With Vice President Joe Biden by his side, President Barack Obama addressed the American people in the wake of the stunning 2016 presidential election results, saying he is now rooting for President-elect Donald Trump's success in office.
"We are now all rooting for his success in uniting and leading the country," President Obama said Wednesday from the Rose Garden.
It's a speech few assumed he'd have to give. All signs, from polls to analysis, pointed to a win for Clinton. The president, vice president, and the First Lady were tremendously involved in the presidential campaign to elect Democratic presidential nominee Hillary Clinton, who conceded to Trump in the early hours of Wednesday morning. Over the past month, the president has been crisscrossing the country mocking Trump, calling him uniquely unqualified to lead the nation. But on Wednesday, Obama was gracious and conciliatory.
The president said he called Trump around 3a.m. Wednesday to both congratulate him and invite him to the White House. The most important task that lay ahead, he said, was to ensure a smooth transition of power.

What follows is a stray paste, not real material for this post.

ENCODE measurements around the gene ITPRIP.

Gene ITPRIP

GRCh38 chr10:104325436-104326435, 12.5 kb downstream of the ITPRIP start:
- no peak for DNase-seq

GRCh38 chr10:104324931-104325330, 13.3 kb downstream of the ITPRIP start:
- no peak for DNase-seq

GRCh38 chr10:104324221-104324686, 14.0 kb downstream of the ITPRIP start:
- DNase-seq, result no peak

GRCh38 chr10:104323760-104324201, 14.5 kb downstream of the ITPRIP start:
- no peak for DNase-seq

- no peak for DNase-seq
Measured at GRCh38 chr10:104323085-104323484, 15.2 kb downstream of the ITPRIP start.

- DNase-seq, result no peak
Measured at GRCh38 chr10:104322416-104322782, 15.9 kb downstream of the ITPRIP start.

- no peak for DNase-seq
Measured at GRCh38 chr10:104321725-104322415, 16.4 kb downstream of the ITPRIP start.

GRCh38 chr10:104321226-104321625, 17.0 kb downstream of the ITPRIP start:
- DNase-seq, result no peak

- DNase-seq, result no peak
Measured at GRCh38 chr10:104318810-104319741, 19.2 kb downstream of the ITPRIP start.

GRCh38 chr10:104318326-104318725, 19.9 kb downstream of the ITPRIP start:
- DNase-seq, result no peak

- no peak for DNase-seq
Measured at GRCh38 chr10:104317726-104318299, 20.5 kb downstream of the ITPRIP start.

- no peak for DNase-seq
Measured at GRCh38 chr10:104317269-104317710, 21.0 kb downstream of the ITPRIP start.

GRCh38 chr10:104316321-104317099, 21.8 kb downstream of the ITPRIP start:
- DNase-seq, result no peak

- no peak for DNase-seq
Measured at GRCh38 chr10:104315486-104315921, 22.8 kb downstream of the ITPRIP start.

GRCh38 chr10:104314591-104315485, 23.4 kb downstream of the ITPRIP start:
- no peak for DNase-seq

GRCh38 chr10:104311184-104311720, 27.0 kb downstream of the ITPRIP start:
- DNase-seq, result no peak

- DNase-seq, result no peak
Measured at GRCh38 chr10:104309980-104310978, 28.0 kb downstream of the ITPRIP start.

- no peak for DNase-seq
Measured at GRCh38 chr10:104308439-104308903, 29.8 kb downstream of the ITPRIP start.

"The presidency, the vice presidency is bigger than any of us," Obama said Wednesday. "We're actually all on one team. We're not Democrats first. We're not Republicans first. We're patriots first. We all want what's best for this country."
From the Rose Garden, the president took time to congratulate his former Secretary of State, who he said ran a historic campaign despite ultimately failing secure the Electoral College votes necessary to clinch the presidency.
"A lot of our fellow Americans are exalted today, he said. "A lot of our fellow Americans are less so." Her loss flew in the face of countless prognostications, which the president made light of early in his address joking that the sun's rise was the only prediction that came true.
He also sought to reassure his team, given that the bulk of Trump's plans for the presidency center around the undoing of Obama's legacy. Urging those who've worked in his administration to "keep their heads up," the president said all should be proud of the work they've done to make the U.S. better than it was eight years ago.
After a tumultuous, lengthy campaign, President Obama acknowledged that the country has some healing to do, but he said he was heartened by the unifying nature of Trump's acceptance speech.
"That's what this country needs," Obama said. "A sense of unity. A sense of inclusion."